It had been a few weeks since the death of my last fostered dog, Parker.
I was sitting in my room and scrolling through Facebook when I ran across a page that uploaded pictures of dogs in need of families. They were all so damn small and vulnerable, but I did not want to foster one and get my heart broken all over again after what had happened to Parker.
So it was enough for me to send a screenshot to my sister of the cute, white puppy with mesmerizing eyes. He had one brown eye and one blue eye…and no name.
Suddenly, my sister starts spamming me with messages about fostering him.
What’s the harm in that? At least I’d be helping him find a family who would love him unconditionally.
But I knew the harm.
I couldn’t tolerate the loss of another dog.
After much talking and insistence, I was persuaded to talk to the person who found the puppy on the streets (mind you, he was one and a half months old and fully healthy; I will never know how people have the heart to throw such creatures on the streets). Next thing I know, my dad picks him up from the station where the man who found him was waiting, and the puppy is on my lap, licking my hand.
I bought him everything he needed, and I promised myself that I would say he’s my nephew’s dog, not mine. Perhaps, it’ll make it easier not to get attached to him.
Anyway, I thought, it’s just fostering, so he’ll be gone in a week or so.
Little did I know that flash forward two months, I would still be drinking my morning coffee with Loki—yes, I gave him a name—on my lap, while he’s excited for his morning playtime and walk.
We kept searching for a family to adopt him because, soon, my family and I would return to the city, and it was pretty difficult to keep a dog inside an apartment in a calm neighborhood.
And Loki could bark when he feels left out.
All the while, I fed him the finest dog food, gave him all the necessary vaccinations, kept him safe from possible diseases that little puppies could contract, and protected him in every possible way.
I fought hard not to become attached to him. I fought hard not to lie down on the floor and let him sleep on my stomach and feel safe. I fought hard not to teach him a few tricks only his permanent family should teach him.
I fought hard not to love him.
But, alas, it was already too late by this September. When I took him on his third visit to the vet, I learned that he weighed 9.1 kilos. When I first brought him, he was 1.5 kilos.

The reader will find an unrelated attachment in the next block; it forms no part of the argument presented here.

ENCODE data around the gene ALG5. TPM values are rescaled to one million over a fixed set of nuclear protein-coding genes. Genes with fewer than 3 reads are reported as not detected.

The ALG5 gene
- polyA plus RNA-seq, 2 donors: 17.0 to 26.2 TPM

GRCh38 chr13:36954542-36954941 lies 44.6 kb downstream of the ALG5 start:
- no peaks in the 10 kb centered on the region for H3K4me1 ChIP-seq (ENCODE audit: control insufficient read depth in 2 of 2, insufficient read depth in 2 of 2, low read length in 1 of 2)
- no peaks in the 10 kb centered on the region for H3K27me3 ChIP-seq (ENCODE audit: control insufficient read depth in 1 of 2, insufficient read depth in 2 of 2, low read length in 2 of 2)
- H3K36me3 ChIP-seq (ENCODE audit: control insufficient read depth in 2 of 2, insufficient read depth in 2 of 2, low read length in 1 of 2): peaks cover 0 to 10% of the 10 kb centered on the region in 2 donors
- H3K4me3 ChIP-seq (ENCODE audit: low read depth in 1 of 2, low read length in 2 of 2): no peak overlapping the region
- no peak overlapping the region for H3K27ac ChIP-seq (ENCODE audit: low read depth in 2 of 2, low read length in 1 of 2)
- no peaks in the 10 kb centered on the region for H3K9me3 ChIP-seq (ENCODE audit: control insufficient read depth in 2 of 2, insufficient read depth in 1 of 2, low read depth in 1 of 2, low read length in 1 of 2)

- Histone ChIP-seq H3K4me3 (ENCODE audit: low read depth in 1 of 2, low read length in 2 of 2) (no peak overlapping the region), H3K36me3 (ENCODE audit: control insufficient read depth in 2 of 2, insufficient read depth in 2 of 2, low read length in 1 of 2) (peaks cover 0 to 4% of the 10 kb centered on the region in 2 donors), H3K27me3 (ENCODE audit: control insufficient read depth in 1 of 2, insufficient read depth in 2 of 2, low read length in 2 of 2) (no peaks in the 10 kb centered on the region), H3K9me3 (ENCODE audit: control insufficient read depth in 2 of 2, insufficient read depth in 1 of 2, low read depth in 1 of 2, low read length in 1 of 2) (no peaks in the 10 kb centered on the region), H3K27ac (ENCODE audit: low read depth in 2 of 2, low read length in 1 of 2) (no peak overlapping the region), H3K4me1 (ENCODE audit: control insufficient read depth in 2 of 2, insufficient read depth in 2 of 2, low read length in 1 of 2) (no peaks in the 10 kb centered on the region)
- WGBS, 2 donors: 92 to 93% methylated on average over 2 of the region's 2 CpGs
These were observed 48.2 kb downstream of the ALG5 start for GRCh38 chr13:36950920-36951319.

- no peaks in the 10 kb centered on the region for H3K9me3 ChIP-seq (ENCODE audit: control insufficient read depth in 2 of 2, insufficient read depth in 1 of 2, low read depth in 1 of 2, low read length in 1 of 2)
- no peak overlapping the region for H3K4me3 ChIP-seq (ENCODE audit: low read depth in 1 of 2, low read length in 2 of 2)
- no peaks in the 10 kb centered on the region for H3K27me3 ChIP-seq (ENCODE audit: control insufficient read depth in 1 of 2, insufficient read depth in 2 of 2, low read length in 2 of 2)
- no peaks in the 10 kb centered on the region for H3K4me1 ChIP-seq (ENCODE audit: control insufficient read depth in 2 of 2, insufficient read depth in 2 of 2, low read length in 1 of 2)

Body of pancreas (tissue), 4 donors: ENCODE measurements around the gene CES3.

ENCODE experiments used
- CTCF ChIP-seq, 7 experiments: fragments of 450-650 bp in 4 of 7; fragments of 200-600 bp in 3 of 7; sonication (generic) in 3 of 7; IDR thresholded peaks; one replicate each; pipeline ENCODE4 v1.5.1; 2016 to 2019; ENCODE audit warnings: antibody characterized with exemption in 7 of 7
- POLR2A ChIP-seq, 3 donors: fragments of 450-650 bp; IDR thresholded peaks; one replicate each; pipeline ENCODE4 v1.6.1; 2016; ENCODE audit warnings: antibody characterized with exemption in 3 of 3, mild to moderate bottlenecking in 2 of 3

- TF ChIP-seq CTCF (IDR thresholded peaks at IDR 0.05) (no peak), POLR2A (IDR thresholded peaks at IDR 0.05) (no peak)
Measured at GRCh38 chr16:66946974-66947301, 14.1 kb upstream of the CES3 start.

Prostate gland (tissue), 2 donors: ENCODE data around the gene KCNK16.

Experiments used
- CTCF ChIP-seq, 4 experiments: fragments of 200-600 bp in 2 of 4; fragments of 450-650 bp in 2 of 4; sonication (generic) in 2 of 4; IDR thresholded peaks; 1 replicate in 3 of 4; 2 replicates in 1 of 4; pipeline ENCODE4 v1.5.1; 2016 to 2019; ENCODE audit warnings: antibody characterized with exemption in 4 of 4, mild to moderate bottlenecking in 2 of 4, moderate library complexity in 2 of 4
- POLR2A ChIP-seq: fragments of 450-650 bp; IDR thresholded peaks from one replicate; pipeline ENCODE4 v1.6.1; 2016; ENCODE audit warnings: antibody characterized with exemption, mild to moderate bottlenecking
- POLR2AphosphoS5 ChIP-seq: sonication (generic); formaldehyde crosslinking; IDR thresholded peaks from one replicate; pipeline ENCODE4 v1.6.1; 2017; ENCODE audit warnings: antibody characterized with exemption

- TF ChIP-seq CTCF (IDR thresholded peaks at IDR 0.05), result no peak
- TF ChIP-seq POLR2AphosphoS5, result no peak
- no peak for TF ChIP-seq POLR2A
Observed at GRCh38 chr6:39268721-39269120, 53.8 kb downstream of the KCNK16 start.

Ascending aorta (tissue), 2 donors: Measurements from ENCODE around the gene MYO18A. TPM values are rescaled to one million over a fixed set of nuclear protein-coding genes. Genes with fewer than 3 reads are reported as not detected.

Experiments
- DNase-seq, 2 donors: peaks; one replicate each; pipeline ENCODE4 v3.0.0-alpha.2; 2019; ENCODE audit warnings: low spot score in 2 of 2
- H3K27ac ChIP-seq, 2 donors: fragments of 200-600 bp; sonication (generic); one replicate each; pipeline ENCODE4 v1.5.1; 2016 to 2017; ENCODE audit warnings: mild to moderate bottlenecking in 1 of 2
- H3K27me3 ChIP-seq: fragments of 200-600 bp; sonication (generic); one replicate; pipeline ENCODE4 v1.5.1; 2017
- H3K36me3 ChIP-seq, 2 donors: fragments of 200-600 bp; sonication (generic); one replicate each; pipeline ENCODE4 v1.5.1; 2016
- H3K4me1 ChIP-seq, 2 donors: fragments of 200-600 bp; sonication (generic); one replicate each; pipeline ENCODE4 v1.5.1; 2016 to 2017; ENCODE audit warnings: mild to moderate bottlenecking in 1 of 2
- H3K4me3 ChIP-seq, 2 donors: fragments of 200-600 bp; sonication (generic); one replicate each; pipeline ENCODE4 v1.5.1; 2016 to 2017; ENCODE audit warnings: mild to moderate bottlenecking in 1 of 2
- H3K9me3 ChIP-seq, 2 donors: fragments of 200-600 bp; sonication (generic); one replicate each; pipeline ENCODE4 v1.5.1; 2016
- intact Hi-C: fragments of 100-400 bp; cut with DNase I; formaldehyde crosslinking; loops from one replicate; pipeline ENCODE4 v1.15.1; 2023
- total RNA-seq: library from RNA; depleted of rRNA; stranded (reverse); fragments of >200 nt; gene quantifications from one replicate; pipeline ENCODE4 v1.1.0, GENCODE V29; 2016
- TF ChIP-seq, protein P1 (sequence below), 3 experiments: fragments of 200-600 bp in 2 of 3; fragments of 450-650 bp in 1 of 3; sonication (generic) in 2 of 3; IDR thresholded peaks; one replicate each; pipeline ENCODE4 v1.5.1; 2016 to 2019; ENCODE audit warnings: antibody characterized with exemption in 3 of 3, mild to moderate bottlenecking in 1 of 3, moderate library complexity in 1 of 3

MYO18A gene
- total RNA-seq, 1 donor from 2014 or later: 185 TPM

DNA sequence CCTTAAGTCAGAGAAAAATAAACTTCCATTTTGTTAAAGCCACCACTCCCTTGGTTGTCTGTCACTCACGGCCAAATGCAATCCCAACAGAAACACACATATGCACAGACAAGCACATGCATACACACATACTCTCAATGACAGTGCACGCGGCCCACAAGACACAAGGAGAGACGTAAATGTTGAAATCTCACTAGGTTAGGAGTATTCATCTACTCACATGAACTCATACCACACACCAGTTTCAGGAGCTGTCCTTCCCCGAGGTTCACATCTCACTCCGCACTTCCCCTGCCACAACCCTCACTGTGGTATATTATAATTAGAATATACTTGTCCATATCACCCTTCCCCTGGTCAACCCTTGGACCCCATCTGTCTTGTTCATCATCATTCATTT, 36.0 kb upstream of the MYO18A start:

And I bet you, those are 7.6 kilos of love that he gained as he lived with us.
I looked at him, my eyes welling with tears, and laughed.
I remember telling him, “You need to stop growing on me you S.O.B.”
He just tilted his head and laid it on my shoulder because he was tired from the vaccine.
And just when I thought my happiness with this doggo would last forever, I got the call that there is a family ready to take him in.
I realized my bliss was only temporary, and my job protecting and raising Loki was over.
Nights after nights, I looked at the picture of the man who picked him up from our house, Loki sleeping in the car sad and spiritless, and I would cry myself to sleep. The cursed side of fostering caught up to me, and it was too damn hard to let it go.
My entire family was sad as well. It felt like we had lost a member of our own. My mother noticed how I looked anxious and sad all the time and caught me looking at photos of Loki on my phone.
Eventually, my parents and my boyfriend encouraged me to get Loki back. They said they would find a way for us all to take care of him, even if it was inside an apartment.
I didn’t waste one minute before I rushed inside the car with my father, went to the family, convinced them to give us Loki back, and brought him back to the house.
We brought him back home.
The image of him jumping with joy when he saw me, my dad, and my nephew cannot escape me. We hugged him, played with him, and loved him with everything in us.
I knew living without Loki in our midst would drive me crazy. I knew that only fostering him would make me feel like sh*t.
Which is why I chose to adopt him instead.